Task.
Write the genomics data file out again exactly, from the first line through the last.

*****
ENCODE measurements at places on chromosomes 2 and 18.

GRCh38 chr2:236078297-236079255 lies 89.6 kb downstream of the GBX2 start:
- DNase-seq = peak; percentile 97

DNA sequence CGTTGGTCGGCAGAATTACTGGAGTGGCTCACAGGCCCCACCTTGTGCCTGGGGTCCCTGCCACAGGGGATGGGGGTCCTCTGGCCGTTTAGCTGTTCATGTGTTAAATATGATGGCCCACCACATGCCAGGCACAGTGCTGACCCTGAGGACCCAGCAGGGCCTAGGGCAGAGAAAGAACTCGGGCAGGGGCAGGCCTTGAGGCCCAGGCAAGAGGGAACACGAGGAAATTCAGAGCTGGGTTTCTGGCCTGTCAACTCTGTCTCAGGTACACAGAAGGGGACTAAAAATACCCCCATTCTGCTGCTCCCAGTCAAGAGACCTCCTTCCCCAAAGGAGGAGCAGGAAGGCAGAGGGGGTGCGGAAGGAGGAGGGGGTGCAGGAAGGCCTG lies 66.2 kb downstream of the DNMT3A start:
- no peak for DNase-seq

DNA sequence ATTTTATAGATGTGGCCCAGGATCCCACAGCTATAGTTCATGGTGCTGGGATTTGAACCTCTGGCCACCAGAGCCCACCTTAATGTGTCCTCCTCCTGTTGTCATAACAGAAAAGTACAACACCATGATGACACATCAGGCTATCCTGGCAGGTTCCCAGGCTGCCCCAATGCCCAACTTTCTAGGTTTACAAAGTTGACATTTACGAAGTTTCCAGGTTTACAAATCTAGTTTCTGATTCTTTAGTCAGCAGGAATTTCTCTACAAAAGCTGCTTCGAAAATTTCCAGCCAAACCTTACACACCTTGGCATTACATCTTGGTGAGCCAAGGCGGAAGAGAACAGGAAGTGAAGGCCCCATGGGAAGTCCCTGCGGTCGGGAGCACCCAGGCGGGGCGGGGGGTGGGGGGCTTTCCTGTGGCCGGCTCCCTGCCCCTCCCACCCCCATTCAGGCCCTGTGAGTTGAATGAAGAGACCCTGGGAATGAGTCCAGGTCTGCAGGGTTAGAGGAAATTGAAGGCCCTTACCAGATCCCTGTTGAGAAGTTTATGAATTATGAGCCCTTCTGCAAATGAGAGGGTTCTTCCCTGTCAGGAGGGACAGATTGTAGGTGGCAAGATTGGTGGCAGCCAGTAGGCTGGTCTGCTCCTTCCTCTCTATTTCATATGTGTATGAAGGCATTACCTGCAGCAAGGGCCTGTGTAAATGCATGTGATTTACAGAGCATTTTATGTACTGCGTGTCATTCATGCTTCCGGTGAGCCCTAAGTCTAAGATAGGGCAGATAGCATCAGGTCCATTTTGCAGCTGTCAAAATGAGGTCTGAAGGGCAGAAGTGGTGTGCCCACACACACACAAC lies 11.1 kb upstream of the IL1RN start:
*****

ENCODE measurements at places on chromosomes 2 and 18.

GRCh38 chr2:236078297-236079255 lies 89.6 kb downstream of the GBX2 start:
- DNase-seq = peak; percentile 97

DNA sequence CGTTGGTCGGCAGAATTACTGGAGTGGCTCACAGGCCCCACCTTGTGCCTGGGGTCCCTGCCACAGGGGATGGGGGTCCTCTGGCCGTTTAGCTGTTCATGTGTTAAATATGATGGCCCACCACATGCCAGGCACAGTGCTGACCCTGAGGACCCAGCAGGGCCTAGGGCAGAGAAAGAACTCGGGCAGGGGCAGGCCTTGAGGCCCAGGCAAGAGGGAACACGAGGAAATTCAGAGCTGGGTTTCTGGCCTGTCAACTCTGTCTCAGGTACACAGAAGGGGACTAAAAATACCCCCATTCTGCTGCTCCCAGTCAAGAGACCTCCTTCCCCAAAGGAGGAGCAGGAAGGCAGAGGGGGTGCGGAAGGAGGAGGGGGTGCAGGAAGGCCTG lies 66.2 kb downstream of the DNMT3A start:
- no peak for DNase-seq

DNA sequence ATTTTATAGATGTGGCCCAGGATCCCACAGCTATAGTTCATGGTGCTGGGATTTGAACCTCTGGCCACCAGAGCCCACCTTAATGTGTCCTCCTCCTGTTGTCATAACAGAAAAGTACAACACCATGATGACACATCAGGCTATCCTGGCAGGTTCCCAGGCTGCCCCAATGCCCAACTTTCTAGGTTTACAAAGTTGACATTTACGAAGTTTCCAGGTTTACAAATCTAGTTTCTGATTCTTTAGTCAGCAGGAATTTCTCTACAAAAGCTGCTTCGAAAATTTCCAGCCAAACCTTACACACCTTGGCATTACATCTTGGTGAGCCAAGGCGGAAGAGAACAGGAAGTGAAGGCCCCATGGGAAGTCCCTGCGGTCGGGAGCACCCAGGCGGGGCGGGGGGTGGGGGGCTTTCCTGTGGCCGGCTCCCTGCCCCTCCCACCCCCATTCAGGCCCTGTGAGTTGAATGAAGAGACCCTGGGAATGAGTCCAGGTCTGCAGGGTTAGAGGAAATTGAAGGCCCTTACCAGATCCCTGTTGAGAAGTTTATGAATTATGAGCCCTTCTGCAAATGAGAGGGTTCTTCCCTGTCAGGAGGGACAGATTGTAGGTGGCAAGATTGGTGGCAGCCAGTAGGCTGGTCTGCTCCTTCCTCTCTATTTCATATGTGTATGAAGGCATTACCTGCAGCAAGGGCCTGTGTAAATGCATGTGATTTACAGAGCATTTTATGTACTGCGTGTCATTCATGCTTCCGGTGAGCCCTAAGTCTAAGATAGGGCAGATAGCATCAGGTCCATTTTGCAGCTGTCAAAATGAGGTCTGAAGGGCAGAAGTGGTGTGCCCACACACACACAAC lies 11.1 kb upstream of the IL1RN start: